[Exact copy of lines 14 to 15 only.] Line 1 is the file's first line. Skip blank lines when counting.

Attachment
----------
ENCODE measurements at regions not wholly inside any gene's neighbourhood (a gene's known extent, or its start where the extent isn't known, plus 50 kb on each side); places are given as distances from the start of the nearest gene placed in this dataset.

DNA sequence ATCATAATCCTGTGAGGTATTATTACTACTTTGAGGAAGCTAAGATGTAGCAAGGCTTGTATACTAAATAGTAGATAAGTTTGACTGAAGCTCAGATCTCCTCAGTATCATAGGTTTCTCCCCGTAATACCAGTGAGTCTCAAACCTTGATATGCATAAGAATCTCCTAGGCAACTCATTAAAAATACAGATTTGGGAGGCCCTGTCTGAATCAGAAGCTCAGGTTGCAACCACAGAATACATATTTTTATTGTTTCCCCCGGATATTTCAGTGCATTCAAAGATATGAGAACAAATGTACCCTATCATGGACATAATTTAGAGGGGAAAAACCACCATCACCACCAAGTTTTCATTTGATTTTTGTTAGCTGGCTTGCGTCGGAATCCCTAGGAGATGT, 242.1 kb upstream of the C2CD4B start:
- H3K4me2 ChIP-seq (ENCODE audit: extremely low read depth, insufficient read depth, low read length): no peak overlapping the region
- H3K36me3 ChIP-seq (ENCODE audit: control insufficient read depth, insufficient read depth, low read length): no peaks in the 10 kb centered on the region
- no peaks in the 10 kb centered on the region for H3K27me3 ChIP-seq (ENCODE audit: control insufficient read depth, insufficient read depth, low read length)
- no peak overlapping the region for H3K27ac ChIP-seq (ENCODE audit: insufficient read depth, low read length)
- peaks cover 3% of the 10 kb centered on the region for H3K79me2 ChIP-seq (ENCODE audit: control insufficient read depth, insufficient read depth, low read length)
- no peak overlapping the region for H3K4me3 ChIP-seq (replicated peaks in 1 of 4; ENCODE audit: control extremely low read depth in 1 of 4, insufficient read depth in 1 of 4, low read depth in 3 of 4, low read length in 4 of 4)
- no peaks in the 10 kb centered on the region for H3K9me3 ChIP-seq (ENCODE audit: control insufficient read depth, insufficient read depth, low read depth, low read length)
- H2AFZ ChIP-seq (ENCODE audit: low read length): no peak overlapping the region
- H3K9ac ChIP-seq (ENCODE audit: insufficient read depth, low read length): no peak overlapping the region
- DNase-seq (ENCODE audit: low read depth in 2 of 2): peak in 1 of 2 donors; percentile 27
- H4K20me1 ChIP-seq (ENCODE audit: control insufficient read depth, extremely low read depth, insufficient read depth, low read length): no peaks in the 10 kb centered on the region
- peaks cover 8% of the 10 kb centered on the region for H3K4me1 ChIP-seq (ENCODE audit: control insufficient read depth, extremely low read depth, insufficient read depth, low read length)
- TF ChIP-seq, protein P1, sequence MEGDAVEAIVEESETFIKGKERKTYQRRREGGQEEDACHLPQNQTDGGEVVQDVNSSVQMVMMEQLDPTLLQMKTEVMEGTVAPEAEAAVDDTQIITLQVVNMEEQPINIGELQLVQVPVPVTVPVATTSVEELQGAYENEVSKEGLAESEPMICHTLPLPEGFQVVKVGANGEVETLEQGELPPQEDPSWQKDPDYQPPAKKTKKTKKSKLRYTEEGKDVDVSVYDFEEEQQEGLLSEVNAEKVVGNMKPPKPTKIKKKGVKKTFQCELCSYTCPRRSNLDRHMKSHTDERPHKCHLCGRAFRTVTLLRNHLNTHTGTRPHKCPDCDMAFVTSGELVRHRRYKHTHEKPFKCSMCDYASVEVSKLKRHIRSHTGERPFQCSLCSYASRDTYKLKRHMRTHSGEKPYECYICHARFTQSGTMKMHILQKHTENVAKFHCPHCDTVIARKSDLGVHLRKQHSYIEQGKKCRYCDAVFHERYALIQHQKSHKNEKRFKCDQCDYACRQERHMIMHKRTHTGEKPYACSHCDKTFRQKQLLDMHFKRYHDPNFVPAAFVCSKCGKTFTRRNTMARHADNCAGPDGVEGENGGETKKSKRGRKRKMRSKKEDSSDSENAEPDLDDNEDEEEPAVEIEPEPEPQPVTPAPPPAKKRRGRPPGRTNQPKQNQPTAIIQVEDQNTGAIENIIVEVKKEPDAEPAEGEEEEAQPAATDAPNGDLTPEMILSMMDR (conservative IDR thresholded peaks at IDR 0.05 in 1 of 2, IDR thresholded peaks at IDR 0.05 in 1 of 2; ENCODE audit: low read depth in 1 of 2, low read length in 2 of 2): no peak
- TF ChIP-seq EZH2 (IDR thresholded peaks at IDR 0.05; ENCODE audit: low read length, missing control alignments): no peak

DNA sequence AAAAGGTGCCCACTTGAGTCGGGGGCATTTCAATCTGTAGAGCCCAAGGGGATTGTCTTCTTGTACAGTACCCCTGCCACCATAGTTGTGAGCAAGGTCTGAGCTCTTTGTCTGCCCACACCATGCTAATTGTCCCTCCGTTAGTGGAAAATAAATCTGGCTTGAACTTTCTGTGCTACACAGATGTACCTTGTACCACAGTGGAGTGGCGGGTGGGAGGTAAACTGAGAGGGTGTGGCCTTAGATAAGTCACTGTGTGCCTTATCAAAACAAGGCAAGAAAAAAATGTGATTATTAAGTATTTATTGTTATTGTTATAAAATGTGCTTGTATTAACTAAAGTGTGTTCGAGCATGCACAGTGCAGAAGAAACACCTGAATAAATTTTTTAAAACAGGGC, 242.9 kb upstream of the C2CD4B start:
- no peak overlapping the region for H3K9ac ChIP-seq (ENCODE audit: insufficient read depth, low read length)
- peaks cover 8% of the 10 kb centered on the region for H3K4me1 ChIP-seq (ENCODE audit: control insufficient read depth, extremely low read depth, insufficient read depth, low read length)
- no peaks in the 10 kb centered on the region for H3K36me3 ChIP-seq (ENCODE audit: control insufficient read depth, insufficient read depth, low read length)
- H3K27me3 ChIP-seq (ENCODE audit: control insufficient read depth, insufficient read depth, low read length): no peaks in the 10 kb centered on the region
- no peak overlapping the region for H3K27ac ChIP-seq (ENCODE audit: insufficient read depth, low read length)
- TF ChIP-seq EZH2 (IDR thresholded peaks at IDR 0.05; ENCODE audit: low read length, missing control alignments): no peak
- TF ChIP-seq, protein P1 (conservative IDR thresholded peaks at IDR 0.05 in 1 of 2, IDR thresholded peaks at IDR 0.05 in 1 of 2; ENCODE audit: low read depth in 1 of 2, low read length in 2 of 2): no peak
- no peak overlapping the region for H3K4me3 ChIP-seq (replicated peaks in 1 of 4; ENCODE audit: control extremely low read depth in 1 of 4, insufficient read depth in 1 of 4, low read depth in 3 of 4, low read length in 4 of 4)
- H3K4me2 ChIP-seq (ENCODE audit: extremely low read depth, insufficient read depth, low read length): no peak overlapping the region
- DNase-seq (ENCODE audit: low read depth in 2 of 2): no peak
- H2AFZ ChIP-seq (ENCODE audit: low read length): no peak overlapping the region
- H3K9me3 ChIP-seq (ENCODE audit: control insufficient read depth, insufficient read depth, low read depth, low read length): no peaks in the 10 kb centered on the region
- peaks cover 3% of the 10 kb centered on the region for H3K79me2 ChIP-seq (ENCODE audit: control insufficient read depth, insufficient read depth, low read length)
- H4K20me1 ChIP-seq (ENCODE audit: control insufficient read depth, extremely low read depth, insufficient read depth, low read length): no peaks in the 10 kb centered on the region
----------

- peaks cover 8% of the 10 kb centered on the region for H3K4me1 ChIP-seq (ENCODE audit: control insufficient read depth, extremely low read depth, insufficient read depth, low read length)
- TF ChIP-seq, protein P1, sequence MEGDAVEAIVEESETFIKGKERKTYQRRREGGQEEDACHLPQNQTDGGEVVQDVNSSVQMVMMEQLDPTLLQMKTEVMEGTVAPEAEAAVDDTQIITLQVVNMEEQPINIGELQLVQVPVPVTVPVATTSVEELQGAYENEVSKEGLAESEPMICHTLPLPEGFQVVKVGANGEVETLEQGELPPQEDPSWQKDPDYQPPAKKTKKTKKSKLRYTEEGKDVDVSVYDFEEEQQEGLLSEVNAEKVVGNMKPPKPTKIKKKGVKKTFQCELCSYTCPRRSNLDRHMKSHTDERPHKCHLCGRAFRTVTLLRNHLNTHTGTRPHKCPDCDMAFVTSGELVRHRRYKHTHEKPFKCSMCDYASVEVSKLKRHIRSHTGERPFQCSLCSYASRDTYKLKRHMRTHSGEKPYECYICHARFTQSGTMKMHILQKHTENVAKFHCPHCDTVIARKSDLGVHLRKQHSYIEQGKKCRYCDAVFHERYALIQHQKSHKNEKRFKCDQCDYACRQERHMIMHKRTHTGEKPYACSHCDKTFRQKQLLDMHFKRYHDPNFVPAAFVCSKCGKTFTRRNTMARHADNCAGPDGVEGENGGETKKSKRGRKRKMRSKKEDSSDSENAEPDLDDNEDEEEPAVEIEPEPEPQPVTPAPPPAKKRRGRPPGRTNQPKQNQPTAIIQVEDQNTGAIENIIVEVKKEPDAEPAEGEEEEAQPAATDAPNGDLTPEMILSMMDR (conservative IDR thresholded peaks at IDR 0.05 in 1 of 2, IDR thresholded peaks at IDR 0.05 in 1 of 2; ENCODE audit: low read depth in 1 of 2, low read length in 2 of 2): no peak